Archive for the ‘ninglang’ Tag

thePULL: the Pumi   Leave a comment

If you are looking for a place to go for culture, see the Pumi.

The Pumi, Chinese: 普米族, are an ethnic minority group of approximately 30000 people largely spread across northwest Yunnan, west of Lijiang and enroute towards Lugu Lake where the Mosuo 摩梭族 reside.  A colleague of Pullman Lijiang is of Pumi origin, and say that a difference between Mosuo and Pumi are that the Mosuo put a lot more flowerly items in their hair. The woman on the far right of the above photo looks a little Naxi 纳西族, but is the dress of an honoured woman.

Lanping is approx 110 km away while Ninglang is about 85 km away, the two main areas of existence. Mind you, the roads leading to the Pumi twist and wind and up and down through many hills and villages. It will not be a ‘clean’ straight drive out there, but will take some time.

The article from People Daily gives a detailed description of the Pumi from their nomadic origins away from the Tibetan plateau to the settlement in the southern, field rich valleys of Yunnan and pre-/post-1949. Something to learn about the people of this small world.



Pullman Lijiang Resort & Spa

thePULL – Torch Festival 火把节   1 comment


Fire. The element that can destroy whole cities, the burning spirit of a dancing life.

For the minority groups of Yunnan and Sichuan, the Torch Festival 火把节 (Huo Ba Jie) is one that worships just that – Fire.
EDIT: Occuring on July 25th 2011, and every 6th month, 24th day of the lunar calendar, the Torch Festival is one to see.

[Remember the basic safety tips when travelling to remote areas:
–   Get a local speaking guide.
–   Stay indoors during the night. Safety is number one.
–   Make sure you or your guides and friends bring medicines
–   Safeguard your things!
–   Boil your water, even if it comes from a bottle]


For the Pumi nationalities in Ninglang County (宁蒗, northeast of Lijiang 丽江市, Yunnan), the Pumi worship the Goddess of Fire, named Ang Gumi with a grand celebration for her kindness. As we have yet to experience the activity for our first time, the following is an excerpt from while we await the arrival:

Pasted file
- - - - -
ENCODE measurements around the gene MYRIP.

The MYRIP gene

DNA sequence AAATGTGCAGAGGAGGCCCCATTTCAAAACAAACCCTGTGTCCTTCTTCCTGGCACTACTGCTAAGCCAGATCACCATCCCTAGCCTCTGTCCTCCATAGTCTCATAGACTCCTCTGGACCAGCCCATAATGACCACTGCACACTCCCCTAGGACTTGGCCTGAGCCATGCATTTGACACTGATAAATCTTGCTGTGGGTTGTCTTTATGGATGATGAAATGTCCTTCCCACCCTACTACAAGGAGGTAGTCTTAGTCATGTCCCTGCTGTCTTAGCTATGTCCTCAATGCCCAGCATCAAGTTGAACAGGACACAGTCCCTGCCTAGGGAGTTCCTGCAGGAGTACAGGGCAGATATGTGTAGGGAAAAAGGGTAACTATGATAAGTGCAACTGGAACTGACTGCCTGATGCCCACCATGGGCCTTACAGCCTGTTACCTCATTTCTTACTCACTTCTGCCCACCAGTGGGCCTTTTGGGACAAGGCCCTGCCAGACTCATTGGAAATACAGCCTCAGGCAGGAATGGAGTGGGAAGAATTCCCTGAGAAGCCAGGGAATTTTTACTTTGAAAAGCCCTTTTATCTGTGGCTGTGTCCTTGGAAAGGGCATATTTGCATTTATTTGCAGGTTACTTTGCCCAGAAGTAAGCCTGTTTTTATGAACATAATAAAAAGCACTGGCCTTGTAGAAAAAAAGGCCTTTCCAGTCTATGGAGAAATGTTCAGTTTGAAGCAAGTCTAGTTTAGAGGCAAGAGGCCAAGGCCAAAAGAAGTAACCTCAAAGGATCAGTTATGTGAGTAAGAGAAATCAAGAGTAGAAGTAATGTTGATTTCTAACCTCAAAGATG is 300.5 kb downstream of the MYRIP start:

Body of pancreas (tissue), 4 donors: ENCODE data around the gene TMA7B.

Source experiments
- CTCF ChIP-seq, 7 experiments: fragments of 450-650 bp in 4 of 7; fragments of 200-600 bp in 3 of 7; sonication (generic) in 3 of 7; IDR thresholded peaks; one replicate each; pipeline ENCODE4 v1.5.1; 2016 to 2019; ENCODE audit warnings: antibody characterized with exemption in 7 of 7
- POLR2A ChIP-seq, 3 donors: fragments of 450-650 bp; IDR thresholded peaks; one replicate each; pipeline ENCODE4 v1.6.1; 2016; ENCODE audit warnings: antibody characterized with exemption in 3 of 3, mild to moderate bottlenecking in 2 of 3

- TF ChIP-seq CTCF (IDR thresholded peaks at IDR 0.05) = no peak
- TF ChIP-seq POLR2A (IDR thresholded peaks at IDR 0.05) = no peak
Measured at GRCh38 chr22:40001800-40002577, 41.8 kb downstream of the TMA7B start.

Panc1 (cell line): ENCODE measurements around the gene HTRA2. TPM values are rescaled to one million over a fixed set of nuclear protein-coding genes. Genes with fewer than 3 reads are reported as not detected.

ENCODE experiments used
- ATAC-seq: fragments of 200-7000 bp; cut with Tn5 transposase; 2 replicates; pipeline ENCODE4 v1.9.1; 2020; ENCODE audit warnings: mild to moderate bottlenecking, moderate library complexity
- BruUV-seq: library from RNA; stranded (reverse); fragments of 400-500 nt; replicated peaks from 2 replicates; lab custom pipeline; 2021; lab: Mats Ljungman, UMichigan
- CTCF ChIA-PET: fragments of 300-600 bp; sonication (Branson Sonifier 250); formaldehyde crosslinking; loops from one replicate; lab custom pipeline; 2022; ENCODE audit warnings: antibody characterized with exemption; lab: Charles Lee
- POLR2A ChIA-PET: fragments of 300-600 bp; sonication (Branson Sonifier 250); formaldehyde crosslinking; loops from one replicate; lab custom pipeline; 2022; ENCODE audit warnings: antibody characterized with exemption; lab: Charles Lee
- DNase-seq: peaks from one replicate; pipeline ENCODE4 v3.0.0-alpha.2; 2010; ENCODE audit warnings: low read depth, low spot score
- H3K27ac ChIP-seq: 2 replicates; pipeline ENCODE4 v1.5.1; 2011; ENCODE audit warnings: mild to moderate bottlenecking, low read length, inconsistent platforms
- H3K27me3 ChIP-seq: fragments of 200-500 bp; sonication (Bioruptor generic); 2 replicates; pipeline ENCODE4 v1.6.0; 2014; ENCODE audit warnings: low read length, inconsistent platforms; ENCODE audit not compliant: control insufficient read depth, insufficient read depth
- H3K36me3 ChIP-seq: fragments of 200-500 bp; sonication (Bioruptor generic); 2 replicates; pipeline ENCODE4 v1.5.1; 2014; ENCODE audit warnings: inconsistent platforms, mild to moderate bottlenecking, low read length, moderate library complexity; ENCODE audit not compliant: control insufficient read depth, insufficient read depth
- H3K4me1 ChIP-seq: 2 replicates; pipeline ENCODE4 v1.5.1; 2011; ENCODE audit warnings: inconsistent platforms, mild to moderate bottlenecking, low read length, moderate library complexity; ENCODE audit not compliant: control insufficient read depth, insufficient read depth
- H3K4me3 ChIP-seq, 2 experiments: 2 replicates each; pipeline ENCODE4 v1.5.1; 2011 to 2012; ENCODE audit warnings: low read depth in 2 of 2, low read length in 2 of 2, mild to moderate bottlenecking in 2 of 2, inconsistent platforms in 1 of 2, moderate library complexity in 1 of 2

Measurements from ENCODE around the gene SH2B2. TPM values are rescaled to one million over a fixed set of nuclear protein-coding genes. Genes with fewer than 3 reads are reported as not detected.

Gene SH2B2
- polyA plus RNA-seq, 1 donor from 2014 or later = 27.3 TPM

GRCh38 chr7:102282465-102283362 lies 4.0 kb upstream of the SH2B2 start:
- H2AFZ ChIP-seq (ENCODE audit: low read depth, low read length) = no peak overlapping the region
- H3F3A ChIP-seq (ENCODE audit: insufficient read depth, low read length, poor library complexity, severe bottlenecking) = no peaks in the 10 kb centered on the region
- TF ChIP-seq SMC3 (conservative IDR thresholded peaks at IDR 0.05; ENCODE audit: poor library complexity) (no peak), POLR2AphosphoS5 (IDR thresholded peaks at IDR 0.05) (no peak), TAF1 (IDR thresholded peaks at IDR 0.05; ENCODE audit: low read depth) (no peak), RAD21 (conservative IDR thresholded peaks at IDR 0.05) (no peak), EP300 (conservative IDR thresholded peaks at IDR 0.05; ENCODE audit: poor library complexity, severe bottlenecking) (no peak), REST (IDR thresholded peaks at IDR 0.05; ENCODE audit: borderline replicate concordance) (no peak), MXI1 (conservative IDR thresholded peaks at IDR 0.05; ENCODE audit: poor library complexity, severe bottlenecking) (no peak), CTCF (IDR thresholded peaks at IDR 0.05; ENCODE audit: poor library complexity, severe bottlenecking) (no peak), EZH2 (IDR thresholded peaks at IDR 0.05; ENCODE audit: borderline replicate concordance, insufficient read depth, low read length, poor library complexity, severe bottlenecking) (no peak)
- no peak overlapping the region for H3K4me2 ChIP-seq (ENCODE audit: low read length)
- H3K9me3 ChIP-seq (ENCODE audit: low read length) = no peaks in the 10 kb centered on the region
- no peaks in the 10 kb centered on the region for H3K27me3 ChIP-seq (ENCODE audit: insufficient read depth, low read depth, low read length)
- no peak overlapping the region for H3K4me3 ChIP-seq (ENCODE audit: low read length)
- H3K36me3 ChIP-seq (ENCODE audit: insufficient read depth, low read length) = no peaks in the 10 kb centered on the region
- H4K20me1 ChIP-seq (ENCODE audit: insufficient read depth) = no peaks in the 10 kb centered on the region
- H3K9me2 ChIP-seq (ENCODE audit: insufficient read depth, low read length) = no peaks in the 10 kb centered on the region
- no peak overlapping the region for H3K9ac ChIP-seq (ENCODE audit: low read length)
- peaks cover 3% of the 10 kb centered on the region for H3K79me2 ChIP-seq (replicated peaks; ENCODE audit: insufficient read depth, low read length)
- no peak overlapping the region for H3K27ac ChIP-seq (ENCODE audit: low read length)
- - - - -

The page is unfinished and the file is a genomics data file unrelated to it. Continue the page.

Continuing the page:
On the day of Torch Festival, the Pumi nationality in Ninglang County usually holds sacrificial activities to praise the Goddess of Fire. It’s said that the Goddess of Fire worshiped by Pumi people is called Ang Gumi, who is originally the female ancestor of Mosuo nationality. For the sake of the happiness of her offspring and the neighboring Pumi nationality, she once stole fire from the Heaven Palace with her body being a torch so as to bring fire to the Mosuo and Pumi people. In order to remember her kindness forever, the Pumi nationality then made the day when fire was brought to the world as a festival to sacrifice the goddess.

On early festival morning, the people of each village will plant a huge pine tree symbolizing the Goddess of Fire. Then the trees are put up with small torches, the number of which shall be equal to the population of each village. In the afternoon, after animal sacrifice is offered to the “incarnation” of the goddess, the eldest lady in the village will light up the “incarnation”, while other participants will each get a torch from the tree and light it up. After that, led by the old lady, everyone will perform the Guozhuang Dance in praise of the goddess’s greatness. Then the people in groups will sing and dance around the village, field and mountain forest with torches in hand.

” Other activities like song and dance parties, horse races, bullfights, arrow shooting, wrestling, tugs-of-wars and swinging etc are also held during the festival. And there are trade fairs going on. In some areas, various religious rituals are performed to pray for a harvest.

In a horse race of the Yi people in Yunnan, torches are used to form multiple hurdles for riders to get through;
the Hani people in Yunnan traditionally attach various fruits to torches with strings. When the strings are broken after the torches are ignited, people scramble for the fruits for good luck.
For the Lisu people in Sichuan, the festival is an occasion for holding grand torch parades. Big torches are carried by the procession, which is like a fire dragon. If several processions from different directions meet, it is a tradition to swap the big torches with one another.

Dubbed “the Carnival of the Orient”, the Torch Festival is a traditional and age-old grand festival among some ethnic minorities in China.”

We will get back to you when the celebration happens, or join us when it does.
Sparks will fly ~


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